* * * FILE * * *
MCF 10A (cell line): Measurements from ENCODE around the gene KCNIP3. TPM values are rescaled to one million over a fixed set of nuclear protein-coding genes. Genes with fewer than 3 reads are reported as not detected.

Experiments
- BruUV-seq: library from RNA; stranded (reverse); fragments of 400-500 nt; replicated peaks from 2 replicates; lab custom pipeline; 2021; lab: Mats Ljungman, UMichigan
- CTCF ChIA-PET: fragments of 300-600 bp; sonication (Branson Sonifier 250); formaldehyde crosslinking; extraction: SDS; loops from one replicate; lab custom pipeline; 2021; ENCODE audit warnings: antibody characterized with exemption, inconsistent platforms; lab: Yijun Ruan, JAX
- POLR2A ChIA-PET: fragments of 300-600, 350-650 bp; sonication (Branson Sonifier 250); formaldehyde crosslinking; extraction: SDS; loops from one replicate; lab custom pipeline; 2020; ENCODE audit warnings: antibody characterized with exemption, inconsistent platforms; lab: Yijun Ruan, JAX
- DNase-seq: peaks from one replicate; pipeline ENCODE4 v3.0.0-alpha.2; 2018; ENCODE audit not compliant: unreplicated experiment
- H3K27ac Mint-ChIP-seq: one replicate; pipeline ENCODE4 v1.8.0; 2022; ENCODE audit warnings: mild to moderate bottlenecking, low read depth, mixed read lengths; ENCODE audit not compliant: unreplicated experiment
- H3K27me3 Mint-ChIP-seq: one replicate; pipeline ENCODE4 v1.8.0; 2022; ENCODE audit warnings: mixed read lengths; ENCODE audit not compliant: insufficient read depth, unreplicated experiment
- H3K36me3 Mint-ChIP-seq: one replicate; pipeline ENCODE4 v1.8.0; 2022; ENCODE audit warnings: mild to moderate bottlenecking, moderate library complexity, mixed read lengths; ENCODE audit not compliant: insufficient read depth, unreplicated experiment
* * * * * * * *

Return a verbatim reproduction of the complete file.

MCF 10A (cell line): Measurements from ENCODE around the gene KCNIP3. TPM values are rescaled to one million over a fixed set of nuclear protein-coding genes. Genes with fewer than 3 reads are reported as not detected.

Experiments
- BruUV-seq: library from RNA; stranded (reverse); fragments of 400-500 nt; replicated peaks from 2 replicates; lab custom pipeline; 2021; lab: Mats Ljungman, UMichigan
- CTCF ChIA-PET: fragments of 300-600 bp; sonication (Branson Sonifier 250); formaldehyde crosslinking; extraction: SDS; loops from one replicate; lab custom pipeline; 2021; ENCODE audit warnings: antibody characterized with exemption, inconsistent platforms; lab: Yijun Ruan, JAX
- POLR2A ChIA-PET: fragments of 300-600, 350-650 bp; sonication (Branson Sonifier 250); formaldehyde crosslinking; extraction: SDS; loops from one replicate; lab custom pipeline; 2020; ENCODE audit warnings: antibody characterized with exemption, inconsistent platforms; lab: Yijun Ruan, JAX
- DNase-seq: peaks from one replicate; pipeline ENCODE4 v3.0.0-alpha.2; 2018; ENCODE audit not compliant: unreplicated experiment
- H3K27ac Mint-ChIP-seq: one replicate; pipeline ENCODE4 v1.8.0; 2022; ENCODE audit warnings: mild to moderate bottlenecking, low read depth, mixed read lengths; ENCODE audit not compliant: unreplicated experiment
- H3K27me3 Mint-ChIP-seq: one replicate; pipeline ENCODE4 v1.8.0; 2022; ENCODE audit warnings: mixed read lengths; ENCODE audit not compliant: insufficient read depth, unreplicated experiment
- H3K36me3 Mint-ChIP-seq: one replicate; pipeline ENCODE4 v1.8.0; 2022; ENCODE audit warnings: mild to moderate bottlenecking, moderate library complexity, mixed read lengths; ENCODE audit not compliant: insufficient read depth, unreplicated experiment